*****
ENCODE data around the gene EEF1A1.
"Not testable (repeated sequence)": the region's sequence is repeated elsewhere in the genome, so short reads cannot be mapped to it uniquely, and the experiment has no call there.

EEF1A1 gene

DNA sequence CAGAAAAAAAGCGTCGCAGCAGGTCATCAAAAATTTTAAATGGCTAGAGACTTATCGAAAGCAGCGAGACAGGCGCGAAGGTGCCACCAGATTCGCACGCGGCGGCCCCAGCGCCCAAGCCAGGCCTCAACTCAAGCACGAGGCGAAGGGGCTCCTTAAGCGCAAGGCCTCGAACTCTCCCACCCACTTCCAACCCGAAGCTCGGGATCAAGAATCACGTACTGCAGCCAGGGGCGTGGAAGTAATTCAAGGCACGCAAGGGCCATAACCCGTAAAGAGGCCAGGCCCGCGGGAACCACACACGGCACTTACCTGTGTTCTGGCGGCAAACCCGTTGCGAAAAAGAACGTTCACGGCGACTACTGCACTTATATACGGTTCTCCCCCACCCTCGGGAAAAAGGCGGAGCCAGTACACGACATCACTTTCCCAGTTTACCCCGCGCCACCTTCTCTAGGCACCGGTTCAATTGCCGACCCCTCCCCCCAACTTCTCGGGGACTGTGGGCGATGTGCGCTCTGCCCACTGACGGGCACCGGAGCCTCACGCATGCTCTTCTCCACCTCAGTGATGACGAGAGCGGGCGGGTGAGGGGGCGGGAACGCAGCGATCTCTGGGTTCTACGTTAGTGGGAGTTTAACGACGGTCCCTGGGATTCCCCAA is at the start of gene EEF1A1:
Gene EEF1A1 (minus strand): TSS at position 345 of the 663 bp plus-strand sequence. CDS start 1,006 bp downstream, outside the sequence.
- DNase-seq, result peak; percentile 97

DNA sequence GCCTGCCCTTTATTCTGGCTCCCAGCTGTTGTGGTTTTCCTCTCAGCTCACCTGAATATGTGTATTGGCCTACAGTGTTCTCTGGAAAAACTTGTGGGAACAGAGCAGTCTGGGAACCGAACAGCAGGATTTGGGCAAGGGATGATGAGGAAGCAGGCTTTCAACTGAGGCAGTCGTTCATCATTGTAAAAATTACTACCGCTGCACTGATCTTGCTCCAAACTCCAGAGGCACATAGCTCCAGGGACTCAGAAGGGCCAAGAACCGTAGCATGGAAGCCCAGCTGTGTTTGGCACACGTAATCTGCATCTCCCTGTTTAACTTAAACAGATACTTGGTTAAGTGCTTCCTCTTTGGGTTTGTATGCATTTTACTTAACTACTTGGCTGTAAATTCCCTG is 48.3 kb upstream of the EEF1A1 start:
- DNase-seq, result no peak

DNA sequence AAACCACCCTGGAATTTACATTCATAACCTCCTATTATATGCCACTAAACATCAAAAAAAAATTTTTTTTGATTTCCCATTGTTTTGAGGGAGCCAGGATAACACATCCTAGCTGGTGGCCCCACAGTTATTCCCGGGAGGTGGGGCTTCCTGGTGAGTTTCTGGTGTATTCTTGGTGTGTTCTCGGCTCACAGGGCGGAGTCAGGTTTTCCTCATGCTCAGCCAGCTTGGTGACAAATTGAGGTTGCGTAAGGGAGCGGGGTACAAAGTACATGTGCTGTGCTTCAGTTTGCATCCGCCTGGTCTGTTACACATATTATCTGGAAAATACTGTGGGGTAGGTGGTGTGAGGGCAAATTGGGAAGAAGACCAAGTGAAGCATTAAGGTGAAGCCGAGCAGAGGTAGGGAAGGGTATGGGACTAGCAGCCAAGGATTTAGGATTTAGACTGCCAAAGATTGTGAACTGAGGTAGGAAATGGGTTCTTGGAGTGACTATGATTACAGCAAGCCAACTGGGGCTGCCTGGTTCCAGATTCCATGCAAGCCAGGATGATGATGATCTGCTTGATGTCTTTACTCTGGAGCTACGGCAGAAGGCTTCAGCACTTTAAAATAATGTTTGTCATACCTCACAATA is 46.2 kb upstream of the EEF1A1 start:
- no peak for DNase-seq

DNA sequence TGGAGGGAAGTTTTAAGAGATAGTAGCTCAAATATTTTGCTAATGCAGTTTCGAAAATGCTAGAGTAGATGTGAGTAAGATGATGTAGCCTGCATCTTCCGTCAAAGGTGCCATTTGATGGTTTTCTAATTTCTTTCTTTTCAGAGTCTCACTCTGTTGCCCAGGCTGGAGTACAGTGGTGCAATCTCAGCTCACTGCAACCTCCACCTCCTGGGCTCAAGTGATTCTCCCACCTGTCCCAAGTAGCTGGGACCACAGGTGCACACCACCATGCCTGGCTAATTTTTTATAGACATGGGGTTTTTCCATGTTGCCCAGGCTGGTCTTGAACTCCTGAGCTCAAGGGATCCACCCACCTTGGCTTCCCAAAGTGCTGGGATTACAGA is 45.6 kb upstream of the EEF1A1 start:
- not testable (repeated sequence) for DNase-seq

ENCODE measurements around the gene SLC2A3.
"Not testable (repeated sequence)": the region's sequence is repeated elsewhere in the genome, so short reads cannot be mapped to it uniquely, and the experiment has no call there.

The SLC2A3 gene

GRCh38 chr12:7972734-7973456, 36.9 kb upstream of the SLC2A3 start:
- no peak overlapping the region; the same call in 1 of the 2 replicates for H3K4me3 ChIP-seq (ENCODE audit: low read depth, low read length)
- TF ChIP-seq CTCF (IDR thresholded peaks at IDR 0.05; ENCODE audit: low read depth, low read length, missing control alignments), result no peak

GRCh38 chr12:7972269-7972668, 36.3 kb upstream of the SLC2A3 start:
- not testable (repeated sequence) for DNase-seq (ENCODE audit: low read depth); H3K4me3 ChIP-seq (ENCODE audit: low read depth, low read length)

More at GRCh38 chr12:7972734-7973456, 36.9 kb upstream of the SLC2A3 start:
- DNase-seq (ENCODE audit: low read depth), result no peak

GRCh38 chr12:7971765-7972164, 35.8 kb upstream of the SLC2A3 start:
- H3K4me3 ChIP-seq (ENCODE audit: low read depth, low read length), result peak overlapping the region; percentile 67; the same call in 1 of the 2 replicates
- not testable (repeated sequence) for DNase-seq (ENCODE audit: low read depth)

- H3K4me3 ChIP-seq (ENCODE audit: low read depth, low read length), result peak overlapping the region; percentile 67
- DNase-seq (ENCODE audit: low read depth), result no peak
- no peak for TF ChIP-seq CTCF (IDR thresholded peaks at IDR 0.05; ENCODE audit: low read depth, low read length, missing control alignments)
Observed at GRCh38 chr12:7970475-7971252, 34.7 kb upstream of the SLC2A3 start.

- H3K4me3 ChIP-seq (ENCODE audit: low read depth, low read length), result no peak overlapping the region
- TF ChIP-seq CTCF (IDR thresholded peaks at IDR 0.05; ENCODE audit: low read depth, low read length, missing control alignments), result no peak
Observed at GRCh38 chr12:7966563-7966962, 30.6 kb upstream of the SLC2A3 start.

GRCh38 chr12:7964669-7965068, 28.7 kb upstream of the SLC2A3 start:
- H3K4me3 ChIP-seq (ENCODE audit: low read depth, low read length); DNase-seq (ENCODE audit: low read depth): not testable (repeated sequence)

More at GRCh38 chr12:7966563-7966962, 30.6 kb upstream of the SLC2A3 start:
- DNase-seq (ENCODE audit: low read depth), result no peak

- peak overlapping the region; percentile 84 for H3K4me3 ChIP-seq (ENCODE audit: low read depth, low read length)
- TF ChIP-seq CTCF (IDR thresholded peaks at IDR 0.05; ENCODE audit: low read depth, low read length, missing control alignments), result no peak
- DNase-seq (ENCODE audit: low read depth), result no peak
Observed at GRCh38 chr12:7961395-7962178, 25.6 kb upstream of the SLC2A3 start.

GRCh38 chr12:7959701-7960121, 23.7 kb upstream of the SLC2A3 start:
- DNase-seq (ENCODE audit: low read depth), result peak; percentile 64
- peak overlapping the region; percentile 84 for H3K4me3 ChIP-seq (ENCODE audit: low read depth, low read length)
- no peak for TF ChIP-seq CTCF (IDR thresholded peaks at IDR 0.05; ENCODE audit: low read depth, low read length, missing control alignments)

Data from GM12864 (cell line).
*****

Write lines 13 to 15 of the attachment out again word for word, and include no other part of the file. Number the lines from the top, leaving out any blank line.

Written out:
ENCODE measurements around the gene SLC2A3.
"Not testable (repeated sequence)": the region's sequence is repeated elsewhere in the genome, so short reads cannot be mapped to it uniquely, and the experiment has no call there.

The SLC2A3 gene